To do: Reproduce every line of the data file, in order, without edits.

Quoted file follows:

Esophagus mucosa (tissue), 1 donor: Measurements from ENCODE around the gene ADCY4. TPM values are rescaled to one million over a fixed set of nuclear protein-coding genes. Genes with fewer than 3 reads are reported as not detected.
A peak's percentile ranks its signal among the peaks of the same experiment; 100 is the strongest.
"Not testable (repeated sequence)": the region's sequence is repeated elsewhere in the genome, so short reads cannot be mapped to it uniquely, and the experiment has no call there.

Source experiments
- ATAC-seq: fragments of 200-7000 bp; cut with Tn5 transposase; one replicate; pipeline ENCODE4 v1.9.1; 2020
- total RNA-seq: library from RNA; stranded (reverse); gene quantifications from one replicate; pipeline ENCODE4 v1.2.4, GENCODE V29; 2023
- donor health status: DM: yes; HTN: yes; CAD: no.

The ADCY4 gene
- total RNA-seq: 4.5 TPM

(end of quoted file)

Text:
Esophagus mucosa (tissue), 1 donor: Measurements from ENCODE around the gene ADCY4. TPM values are rescaled to one million over a fixed set of nuclear protein-coding genes. Genes with fewer than 3 reads are reported as not detected.
A peak's percentile ranks its signal among the peaks of the same experiment; 100 is the strongest.
"Not testable (repeated sequence)": the region's sequence is repeated elsewhere in the genome, so short reads cannot be mapped to it uniquely, and the experiment has no call there.

Source experiments
- ATAC-seq: fragments of 200-7000 bp; cut with Tn5 transposase; one replicate; pipeline ENCODE4 v1.9.1; 2020
- total RNA-seq: library from RNA; stranded (reverse); gene quantifications from one replicate; pipeline ENCODE4 v1.2.4, GENCODE V29; 2023
- donor health status: DM: yes; HTN: yes; CAD: no.

The ADCY4 gene
- total RNA-seq: 4.5 TPM